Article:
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From Andrew Wilson <>
Subject Re: Hello.. and why stick with NCSA config format?
Date Thu, 09 Jan 1997 21:41:59 GMT

    [i reformatted the mail a little for 80 char lines]

> Jason S. Clary:
> Hello guys...  Brain said I should stop by and make my suggestions
> and ask my questions of you guys.
> I'm currently writing an SSL patch for Apache that is us-legal
> because..  well.. I'm in the US and even though I absolutely love
> SSLeay, I don't want to get stuck with a law suit from RSA.
> Anyways, SSLRef 3.0 is out and my patch is almost done.. (would
> have been done on tuesday but I have been very sick with the flu
> for a bit and I was effectively out of action the last couple days)

[API abstraction to let modules control lower level aspects of
server io... snip]

Sounds like a sensible idea.

> As far as the configuration goes, does anyone here know of a good
> reason to stick with NCSA's config format?  I mean, if there were
> major changes in the core internal configuration of some sort would
> you be opposed to change the config file formats to be easier to
> deal with and be more like what the server is actualy doing?

Following from your own example, why not let a module handle this
also.  Would it be impossible to convert .htaccess and .conf
directives to PERL syntax and use the power of a native mod_perl
module to process these directives?  The point being that you'd
define a mod_parse_config_std.c for how Apache behaves now, and
then a mod_parse_config_perl.c for those of you who wish for Apache
to be easier to configure (of which there must be several...).

Of course the drawback in releasing a server with *only* a new,
incompatible configuration format is obvious.  N hundred thousand
installations that would need to convert their configurations.  A
script to automate this change would be, well, tricky.  Doing it
by hand?

I think that the configuration language's semantics *are* Apache,
in essence, and in the future the desire for a programmatic interface
to configuration will, I'm sure become more prevalent.  Letting
people configure apache in PERL or Java or Tcl (tcl8.0 has a
JIT-bytecode compiler and a first rate api), can only extend the
range of expression possible with this tool.

Abstracting the configuration management aspects of the server, in
order to provide scope for modules that support alternate syntax
would be good.

> I'm just mainly wondering...  I've been using Apache for going on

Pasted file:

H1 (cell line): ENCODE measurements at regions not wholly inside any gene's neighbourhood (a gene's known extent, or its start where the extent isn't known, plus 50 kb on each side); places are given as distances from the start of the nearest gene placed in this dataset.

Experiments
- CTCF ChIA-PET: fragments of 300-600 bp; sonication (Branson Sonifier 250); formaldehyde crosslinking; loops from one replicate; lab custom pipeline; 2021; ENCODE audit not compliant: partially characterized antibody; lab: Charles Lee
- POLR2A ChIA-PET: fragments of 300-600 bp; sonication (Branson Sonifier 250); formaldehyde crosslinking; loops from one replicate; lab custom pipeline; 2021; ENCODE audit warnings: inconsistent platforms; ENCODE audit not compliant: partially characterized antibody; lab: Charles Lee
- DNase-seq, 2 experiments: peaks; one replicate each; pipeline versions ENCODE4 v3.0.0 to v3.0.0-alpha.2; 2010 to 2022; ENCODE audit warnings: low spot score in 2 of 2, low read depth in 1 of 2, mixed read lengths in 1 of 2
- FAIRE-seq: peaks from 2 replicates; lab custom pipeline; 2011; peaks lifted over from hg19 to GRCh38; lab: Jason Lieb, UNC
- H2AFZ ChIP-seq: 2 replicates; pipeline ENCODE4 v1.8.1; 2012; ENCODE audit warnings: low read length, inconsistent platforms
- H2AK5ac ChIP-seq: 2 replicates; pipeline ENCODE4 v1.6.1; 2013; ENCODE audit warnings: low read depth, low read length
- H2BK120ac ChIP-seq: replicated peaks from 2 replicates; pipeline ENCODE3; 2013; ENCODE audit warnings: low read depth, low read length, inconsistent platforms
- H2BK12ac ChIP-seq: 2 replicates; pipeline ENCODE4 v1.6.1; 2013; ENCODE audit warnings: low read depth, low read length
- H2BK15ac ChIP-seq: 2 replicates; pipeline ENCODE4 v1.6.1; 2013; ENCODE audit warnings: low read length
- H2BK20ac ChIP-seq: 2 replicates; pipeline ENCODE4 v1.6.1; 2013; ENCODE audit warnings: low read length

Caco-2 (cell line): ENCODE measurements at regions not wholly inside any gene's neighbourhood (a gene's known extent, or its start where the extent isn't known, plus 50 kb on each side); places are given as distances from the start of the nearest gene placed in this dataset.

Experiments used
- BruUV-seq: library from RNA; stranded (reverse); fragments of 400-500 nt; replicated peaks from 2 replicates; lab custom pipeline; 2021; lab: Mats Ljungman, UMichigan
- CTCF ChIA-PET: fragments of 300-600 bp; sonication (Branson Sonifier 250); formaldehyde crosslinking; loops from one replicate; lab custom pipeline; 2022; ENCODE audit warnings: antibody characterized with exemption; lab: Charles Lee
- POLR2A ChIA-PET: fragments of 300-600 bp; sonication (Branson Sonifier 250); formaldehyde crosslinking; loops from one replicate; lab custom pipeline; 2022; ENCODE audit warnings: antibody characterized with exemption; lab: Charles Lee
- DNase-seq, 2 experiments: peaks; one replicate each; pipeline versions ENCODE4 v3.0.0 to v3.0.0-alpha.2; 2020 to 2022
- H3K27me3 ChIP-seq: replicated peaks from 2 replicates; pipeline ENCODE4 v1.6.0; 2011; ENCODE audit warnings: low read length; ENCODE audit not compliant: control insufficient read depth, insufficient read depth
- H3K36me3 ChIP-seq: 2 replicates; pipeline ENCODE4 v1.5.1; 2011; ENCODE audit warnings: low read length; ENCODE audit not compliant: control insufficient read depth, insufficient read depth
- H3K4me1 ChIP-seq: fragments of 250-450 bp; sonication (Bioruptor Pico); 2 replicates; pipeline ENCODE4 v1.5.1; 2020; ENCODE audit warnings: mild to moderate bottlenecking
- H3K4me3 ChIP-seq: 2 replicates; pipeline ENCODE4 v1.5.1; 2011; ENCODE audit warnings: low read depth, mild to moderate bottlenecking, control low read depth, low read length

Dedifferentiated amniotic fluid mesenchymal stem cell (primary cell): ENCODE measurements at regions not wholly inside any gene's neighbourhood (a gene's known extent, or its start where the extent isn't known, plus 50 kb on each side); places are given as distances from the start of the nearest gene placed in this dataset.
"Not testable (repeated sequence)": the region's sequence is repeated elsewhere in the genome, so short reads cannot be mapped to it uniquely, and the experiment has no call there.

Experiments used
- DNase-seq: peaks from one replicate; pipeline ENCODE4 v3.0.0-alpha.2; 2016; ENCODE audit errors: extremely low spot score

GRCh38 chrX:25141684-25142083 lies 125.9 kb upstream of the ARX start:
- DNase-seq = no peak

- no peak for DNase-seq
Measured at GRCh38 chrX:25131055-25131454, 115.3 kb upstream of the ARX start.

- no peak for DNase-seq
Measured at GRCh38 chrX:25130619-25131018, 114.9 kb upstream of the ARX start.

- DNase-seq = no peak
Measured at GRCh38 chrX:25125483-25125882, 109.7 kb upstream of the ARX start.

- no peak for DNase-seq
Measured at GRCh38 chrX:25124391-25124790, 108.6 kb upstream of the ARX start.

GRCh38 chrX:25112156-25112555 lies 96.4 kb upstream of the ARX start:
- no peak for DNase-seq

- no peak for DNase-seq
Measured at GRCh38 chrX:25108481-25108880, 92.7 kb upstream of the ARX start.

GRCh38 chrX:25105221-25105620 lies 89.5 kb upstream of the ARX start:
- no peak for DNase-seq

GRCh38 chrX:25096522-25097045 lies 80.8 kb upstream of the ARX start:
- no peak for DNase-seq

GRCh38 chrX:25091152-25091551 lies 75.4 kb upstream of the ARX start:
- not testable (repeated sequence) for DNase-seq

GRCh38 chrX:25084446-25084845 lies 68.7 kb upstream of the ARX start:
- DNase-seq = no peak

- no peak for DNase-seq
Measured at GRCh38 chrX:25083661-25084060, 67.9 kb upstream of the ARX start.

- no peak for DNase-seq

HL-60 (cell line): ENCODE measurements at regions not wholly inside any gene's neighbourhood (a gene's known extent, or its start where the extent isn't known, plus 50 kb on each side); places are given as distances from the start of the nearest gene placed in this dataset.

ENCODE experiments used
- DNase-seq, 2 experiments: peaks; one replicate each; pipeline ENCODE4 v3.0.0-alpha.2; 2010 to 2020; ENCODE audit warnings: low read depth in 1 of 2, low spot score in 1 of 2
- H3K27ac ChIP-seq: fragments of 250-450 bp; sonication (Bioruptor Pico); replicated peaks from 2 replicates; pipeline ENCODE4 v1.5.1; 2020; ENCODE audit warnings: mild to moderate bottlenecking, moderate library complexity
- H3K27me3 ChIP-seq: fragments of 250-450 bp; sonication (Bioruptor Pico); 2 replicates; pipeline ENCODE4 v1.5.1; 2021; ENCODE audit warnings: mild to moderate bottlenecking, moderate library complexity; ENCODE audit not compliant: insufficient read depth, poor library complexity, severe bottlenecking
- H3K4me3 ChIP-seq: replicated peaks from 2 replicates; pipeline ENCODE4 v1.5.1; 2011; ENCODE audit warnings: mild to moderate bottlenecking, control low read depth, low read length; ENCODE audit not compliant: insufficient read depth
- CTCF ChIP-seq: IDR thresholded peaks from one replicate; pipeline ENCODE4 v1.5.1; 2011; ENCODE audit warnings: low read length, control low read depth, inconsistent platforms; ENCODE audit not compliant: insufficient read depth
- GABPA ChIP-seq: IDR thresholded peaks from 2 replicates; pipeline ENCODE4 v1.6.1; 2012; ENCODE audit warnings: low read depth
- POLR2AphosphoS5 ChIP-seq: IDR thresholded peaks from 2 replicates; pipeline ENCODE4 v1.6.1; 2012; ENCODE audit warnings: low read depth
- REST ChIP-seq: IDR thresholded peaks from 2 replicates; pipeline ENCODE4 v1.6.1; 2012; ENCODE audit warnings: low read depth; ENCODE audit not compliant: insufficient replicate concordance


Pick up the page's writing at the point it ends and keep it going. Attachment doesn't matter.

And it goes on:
> 2 years now and adding my own patches and whatnot all this time
> (unfortunately in my previous job as admin of an internet provider
> I never had time to finalize any of my patches for general use..
> they were all very specific and down-and-dirty for what we needed).
> One thing I think desperately needs to be done is to get rid of
> the listener config, and even the main host config.. then just have
> the global configuration stuff for the server itself in httpd.conf
> with directives of this sort:
> HostConfig conf/myfirsthost
> HostConfig conf/mysecondhost
> <Host mythirdhost>
> Port 80 Clear
> Port 443 SSL-Internation
> Port 444 SSL-US
> Port 446 SET
> ...  # all the rest of the normal stuff you'd have for a virtual host
> </Host>
> HostConfig would let you read in more hosts from separate files
> (the files would be just like whatever is inside a <Host> block
> but without the <Host> tags themselves)..  This would greatly
> simplify things for people like myself who administer commercial
> hosting services.
> Second, Port could be made cumulative.. with a port table of some
> sort in the configuration.. the second option would be a IO handler
> name.. as registered by the IO handler module at load time.  The
> table should probably include port number, handler, default handler
> port, and default protocol method (i.e. http, https) We could assume
> Clear if its left off.
> Ok, now you may be saying "Who is this dolt and why is he trying
> to tell us what we should do"... well, I'm "jus zis guy, ya know?"
> (sorry, random HitchHiker's Guide to the Galaxy quote disease)..
> actualy, these are just suggestions from someone who's been using
> Apache and NSCA both for years and who would absolutely LOVE to
> see Apache stay the number 1 web server and eventualy be the fastest
> and best web server available.. and still free, highly extensible
> and customizable.


> Anyways, the only reason I'd say change from <Virtualhost> to <Host>
> is because of the gross change in the way configuration is handled..
> it would help to avoid confusion.  Of course we will have to tell
> the people at microsoft to alter their Front Page extensions for
> Apache.. ;)  But even just providing for external definitions of
> virtual hosts would require that.
> I'm not saying you should do any of this.. I just think it would
> be handy for a lot of us.  Since you are about to do a major re-write
> of the core anyways, its best done now.  I'm open to discussion
> about any of this.. please give me any reason you have for why this
> stuff should or shouldn't be done.
> Again, don't get mad.. I don't think what I'm saying is necessarily
> the best way or even at all close.. I just am wondering your opinion
> on it and if you like it I would be very pleased if something
> similar showed up in future versions of Apache..
> Thanks a bunch.
> Jason Clary

I love big words.



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